Food advertising to children was a case in point. Prior to the Summit, debates about evidence in the media focused on taxing 'high fat foods' and banning food advertising to children. The soft drink industry spoke about the lack of good evidence for the effectiveness of such initiatives and the negative economic impact of a "fat tax". Physical activity and the role of parents as an influence on obesity were highlighted by the advertising and food industries as being the major influences on childhood obesity. Results from Sweden which were stated by the food and advertising industry as showing obesity rising despite an advertising ban were used to demonstrate that "there is no evidence that advertising makes children eat more fatty foods" (The Australian Newspaper, 1 July 2002). It became clear from the media coverage during the Summit that a ban on food advertising was the critical concern for industry who were calling a 'clear link' between harmful childhood behaviour and commercials, with editorials suggesting that instead "parents are the dominant influence on food choices" (Daily Telegraph, 12 September 2002) .
The Summit was held in September 2002 at Parliament House in NSW. An across-government organising committee oversaw delegate selection and sought to ensure balanced representation including: i) children and young people; ii) families, parents and community perspectives; iii) experts; iv) relevant peak bodies; v) special population perspectives, such as the socially disadvantaged, people from culturally and linguistically diverse communities, Aboriginal and Torres Strait Islanders, rural and remote communities, and people with disabilities.
The Summit provided an opportunity for delegates to present their case for action during plenary sessions. During the Summit, nine working groups (WGs) were convened: i) Early Childhood, ii) Family and Community, iii) School Education, iv) Health, v) Sport, Recreation & Fitness, vi) Local Government, vii) Commercial Food Industry, viii) Media, and ix) Transport and Planning.
The WGs were requested to put forward 10–15 resolutions for the Communiqué to be presented to government. The importance of evidence for the resolutions was made clear by the NSW Premier on the first day of the summit when he referred to the NSW Drug Summit , which had been held in May 1999.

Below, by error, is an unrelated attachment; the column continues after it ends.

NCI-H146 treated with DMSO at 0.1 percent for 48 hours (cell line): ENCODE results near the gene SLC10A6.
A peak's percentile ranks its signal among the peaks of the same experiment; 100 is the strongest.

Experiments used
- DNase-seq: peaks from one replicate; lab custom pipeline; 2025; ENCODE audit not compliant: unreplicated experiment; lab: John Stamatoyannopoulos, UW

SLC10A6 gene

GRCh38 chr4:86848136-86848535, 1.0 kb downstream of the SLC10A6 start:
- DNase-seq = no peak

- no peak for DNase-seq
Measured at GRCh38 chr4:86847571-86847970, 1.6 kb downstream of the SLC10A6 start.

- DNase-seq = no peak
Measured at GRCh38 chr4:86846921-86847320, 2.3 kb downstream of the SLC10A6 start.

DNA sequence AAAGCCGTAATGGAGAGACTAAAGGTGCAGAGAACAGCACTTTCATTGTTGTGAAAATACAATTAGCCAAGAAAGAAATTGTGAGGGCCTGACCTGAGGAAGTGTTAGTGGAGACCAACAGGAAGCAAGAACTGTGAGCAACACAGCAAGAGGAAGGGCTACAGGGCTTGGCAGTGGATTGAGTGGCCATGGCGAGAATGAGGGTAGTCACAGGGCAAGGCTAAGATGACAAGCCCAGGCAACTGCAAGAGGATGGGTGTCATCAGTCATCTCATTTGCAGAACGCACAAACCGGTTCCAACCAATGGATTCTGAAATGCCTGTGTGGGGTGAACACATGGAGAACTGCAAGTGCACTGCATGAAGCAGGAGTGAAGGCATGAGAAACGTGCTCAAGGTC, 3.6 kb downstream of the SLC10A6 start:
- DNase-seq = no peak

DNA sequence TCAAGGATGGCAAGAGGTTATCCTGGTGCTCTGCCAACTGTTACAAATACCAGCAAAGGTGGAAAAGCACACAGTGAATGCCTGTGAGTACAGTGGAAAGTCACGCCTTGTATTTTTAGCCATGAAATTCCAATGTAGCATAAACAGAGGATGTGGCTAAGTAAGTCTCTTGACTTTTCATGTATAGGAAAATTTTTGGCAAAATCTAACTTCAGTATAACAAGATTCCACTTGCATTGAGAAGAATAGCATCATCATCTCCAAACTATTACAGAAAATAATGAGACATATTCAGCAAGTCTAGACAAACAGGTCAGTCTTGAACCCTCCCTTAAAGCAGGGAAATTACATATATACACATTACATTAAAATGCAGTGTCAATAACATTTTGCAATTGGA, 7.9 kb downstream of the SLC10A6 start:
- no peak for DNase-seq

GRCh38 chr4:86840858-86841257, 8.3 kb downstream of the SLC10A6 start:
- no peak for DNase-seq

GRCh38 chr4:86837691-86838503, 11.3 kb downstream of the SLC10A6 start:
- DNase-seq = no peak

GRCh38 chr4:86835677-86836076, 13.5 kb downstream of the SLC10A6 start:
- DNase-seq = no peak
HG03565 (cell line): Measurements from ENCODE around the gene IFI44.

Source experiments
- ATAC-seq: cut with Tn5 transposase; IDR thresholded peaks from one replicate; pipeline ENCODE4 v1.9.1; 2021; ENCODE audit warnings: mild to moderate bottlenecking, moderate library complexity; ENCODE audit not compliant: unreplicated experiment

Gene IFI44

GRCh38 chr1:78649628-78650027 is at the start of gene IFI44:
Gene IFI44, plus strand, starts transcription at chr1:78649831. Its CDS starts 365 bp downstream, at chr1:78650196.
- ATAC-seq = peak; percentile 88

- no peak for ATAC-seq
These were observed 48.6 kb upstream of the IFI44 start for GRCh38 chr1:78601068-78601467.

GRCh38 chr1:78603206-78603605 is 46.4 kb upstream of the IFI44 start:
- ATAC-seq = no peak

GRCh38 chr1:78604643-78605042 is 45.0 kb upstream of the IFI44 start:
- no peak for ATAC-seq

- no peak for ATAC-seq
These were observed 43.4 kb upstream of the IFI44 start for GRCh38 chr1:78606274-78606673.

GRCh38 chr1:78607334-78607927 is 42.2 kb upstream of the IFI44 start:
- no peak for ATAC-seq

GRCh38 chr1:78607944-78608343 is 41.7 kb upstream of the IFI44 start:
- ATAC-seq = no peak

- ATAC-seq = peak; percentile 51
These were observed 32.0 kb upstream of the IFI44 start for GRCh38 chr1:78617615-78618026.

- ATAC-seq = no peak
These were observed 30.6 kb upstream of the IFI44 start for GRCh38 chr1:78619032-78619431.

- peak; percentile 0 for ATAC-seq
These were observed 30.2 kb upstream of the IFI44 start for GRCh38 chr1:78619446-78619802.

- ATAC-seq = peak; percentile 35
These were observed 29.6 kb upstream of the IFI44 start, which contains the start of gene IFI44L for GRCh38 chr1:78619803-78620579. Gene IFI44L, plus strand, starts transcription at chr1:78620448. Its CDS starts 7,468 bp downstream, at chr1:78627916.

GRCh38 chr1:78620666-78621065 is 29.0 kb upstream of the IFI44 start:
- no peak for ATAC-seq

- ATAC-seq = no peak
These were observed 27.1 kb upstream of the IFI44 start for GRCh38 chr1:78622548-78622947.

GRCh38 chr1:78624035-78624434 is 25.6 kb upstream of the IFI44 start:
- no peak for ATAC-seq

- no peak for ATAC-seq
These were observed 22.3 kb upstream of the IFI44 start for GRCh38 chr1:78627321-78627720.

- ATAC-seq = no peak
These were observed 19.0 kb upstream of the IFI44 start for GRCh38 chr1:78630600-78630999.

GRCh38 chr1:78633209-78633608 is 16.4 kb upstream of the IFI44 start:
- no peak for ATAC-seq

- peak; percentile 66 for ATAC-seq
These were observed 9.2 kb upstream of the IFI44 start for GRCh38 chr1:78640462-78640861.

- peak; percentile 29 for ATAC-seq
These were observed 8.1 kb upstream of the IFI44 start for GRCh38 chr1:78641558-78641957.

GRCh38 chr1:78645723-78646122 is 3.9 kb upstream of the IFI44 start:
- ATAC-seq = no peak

"The Drug Summit emphasised looking at evidence, basing policies on evidence ... I would like that to be your guide too." (NSW Premier, Day 1 pg 33)
The case for action to tackle childhood obesity was uncontested from the outset. In opening the Summit the NSW Minister for Health referred to strong empirical evidence of the magnitude of childhood obesity:
"In Australia the level of combined overweight and obesity between 1985 and 1995 has more than doubled... Today in New South Wales one in five children aged between seven and 15 are classified as being either overweight or obese." (NSW Minister for Health, Day 1, pg 5)
Experts from government departments, academic institutions and the health service put forward similar statistics that highlighted the magnitude of obesity. Many outlined the consequences of overweight and obesity for type 2 diabetes in particular. The use of simple statistical concepts such as "doubling in rates" and "one in five of our children" were commonplace. Economic evidence highlighted the cost of the "obesity epidemic" to society – "it costs us a community $830 million a year" (Minister for Health, Day 1, pg 7) and individuals – "in one year the personal cost to individuals who are obese is $19 billion" (expert, Day 1 pg 16). Such data were uncritically and widely accepted during the Summit.
On the opening day, experts, parents, community groups and industry talked anecdotally about societal changes over decades and their impact on physical activity and food consumption. Statistics and studies were referred to in support of these observations, such as an increased reliance on carbonated sugared drinks, although no actual data were provided. Data from the US concerning changes in levels of physical activity were presented: "most people in my generation walked to school, today less than a third of children in the United States walk to school" (US expert, Day 1, pg 12) and Australian data on sedentary activity: "97% of our adolescents watch television ... between 60 and 80% play computer or video games." (Australian expert, Day 1, pg 16). Anecdotal observations about changing societal behaviours and environments were widely cited and seen as important factors to address despite the lack of reliable trend data and research evidence:
"we do not yet have evidence that any single one of these factors is driving the epidemic" (US expert, Day 1, pg 13)
"we know very little in any, firm solid way about the factors that influence young people to be active or sedentary – all we have to work with over the next three days are some recently informed guesses and some far less well-informed speculations" (Australian expert, Day 1, pg 12)